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What made unique The Honeycombs in 1964?


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#1 noodle

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Posted 03 March 2017 - 02:33 AM

The Honeycombs were a British-invasion era band and reached Nº 5 on the US charts in 1964 with the song "Have I the Right"

The unique about this band, was that it had a female drummer. Anne Margot Lantree, better known as Honey Lantree, was notable as one of the few female drummers to come out of the British Invasion. Additionally, as a member -- and eventually the featured member -- of the Honeycombs, she was probably the best known woman drummer in rock & roll of the 1960s, at least in England. Honey Lantree was not just a visual novelty; she actually could play well, and wasn't a bad singer when called upon in that capacity. The fact that she looked great also helped the band's fortunes immeasurably, and her visual attributes were no accident, either, with her then-fashionable beehive hairdo. She was working in a London hair salon managed by Martin Murray when the latter decided in 1963 to form a rock & roll group: The Honeycombs. Lantree was, by some accounts, one of the inspirations for a young Karen Carpenter to take up the drums, but that was as far as her influence seemingly went.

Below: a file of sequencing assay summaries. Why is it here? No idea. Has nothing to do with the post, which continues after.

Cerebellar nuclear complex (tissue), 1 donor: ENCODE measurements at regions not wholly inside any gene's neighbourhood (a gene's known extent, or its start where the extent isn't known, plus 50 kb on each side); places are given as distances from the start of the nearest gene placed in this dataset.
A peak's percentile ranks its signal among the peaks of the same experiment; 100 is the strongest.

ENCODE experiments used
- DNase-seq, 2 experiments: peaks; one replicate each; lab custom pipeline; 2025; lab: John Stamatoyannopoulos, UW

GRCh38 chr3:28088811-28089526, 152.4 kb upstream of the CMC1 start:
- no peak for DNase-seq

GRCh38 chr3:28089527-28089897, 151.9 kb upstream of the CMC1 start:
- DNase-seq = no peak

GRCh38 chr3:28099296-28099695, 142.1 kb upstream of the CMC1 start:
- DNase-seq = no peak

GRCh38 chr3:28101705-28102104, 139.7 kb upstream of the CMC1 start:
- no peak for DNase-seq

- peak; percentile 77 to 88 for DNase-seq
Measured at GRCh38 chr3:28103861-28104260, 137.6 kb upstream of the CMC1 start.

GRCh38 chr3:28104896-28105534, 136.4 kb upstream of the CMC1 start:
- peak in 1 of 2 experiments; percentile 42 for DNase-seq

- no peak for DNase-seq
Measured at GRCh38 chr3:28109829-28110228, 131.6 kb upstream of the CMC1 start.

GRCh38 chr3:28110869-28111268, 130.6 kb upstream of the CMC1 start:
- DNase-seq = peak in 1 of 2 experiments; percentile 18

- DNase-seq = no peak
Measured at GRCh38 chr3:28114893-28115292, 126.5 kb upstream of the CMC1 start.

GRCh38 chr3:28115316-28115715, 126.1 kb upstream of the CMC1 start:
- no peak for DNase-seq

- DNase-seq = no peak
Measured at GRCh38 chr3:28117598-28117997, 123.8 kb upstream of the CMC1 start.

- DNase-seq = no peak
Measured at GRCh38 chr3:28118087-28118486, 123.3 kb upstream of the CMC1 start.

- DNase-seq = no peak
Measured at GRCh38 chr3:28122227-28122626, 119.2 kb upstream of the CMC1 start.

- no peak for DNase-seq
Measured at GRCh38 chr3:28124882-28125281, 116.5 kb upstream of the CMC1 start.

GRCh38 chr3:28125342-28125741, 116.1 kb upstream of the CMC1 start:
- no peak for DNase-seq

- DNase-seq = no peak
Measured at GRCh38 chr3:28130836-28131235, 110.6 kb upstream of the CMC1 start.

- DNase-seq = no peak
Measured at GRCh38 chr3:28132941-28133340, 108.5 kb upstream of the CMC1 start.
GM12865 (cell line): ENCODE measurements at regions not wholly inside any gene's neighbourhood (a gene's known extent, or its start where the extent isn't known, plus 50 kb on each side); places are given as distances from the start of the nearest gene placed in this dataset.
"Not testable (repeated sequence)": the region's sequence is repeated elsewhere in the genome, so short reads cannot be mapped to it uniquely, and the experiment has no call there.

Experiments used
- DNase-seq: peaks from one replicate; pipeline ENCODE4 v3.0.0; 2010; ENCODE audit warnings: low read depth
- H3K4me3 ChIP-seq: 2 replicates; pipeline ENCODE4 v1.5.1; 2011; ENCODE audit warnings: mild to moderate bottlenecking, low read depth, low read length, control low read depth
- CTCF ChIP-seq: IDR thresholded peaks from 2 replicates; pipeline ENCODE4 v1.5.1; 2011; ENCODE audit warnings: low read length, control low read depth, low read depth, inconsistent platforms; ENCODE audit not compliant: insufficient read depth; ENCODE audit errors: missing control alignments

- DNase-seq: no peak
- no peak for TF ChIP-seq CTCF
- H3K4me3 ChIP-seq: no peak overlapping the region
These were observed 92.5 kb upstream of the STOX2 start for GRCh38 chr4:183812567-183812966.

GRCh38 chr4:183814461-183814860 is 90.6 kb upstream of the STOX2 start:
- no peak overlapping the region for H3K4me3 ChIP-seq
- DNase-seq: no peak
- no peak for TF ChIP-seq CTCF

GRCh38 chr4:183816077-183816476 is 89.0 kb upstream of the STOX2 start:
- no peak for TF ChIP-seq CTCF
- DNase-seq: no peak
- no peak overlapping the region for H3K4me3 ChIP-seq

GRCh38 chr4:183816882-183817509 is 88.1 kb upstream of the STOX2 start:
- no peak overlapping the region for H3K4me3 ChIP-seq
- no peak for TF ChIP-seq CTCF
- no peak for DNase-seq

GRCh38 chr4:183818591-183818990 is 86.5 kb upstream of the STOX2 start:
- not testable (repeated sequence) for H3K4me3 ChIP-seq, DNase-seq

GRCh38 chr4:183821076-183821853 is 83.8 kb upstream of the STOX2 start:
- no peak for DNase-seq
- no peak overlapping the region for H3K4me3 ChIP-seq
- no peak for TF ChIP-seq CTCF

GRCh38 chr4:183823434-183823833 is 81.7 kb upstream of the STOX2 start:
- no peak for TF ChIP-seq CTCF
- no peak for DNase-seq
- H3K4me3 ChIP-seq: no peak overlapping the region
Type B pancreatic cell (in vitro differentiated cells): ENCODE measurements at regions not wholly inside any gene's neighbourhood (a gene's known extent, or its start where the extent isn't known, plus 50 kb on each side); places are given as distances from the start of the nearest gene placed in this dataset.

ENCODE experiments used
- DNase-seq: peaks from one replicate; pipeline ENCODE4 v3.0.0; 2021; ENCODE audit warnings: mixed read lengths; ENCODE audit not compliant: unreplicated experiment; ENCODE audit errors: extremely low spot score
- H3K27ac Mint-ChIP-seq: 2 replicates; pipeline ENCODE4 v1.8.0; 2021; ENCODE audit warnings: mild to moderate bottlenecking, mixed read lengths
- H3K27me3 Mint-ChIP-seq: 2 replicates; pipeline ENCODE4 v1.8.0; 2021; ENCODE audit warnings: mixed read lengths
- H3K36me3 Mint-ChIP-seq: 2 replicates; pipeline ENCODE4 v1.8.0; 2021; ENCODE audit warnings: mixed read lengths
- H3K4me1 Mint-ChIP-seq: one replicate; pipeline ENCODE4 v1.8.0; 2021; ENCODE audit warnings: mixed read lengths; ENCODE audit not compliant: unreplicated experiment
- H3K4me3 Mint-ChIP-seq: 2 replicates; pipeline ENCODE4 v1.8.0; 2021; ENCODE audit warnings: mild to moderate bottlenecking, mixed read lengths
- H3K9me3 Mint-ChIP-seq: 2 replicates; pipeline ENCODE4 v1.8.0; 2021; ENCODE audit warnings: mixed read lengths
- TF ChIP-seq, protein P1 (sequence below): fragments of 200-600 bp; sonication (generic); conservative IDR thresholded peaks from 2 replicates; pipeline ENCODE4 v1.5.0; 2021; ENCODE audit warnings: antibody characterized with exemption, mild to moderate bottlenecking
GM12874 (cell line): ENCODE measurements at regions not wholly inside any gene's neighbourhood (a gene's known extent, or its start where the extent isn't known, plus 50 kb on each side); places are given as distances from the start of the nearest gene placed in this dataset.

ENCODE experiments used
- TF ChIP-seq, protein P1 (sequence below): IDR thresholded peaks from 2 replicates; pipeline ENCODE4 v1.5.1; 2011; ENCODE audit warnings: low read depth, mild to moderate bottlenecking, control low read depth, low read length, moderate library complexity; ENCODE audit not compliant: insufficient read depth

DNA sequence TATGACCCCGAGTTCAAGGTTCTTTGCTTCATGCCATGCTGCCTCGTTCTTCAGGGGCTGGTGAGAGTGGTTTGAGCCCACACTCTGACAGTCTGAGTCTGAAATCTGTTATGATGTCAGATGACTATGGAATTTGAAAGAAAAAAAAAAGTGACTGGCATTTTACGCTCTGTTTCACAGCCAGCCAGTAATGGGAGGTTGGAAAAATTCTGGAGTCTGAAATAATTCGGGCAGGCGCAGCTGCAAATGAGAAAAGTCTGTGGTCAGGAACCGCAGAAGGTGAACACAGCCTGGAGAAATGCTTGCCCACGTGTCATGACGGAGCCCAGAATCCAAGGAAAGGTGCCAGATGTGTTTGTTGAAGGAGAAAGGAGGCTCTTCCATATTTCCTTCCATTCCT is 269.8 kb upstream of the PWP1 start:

The band was performing around the club scene when songwriters Ken Howard and Alan Blaikley heard them and arranged a meeting with producer Joe Meek. Howard and Blaikley composed "Have I the Right" and also began managing the group. Joe Meek used unusual microphone techniques such as recording the band stomping their feet and speeding up the final mix. Their debut single, "Have I the Right", fared well on the charts in several countries. Honey's brother, John, was also one of the forming members of the original five-piece band. They released follow-up singles that failed to equal the success of "Have I the Right" and split up in 1966.

 

The band has occasionally reformed, with Honey being a constant member. See her in this video from 2014; you can listen her Drum Solo at 7.06 mins.


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